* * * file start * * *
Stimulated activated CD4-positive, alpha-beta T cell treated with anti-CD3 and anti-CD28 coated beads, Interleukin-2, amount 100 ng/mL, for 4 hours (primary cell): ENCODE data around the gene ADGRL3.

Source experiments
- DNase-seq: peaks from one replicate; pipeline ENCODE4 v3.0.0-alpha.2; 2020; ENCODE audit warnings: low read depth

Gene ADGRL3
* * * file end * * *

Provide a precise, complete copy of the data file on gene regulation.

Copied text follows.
Stimulated activated CD4-positive, alpha-beta T cell treated with anti-CD3 and anti-CD28 coated beads, Interleukin-2, amount 100 ng/mL, for 4 hours (primary cell): ENCODE data around the gene ADGRL3.

Source experiments
- DNase-seq: peaks from one replicate; pipeline ENCODE4 v3.0.0-alpha.2; 2020; ENCODE audit warnings: low read depth

Gene ADGRL3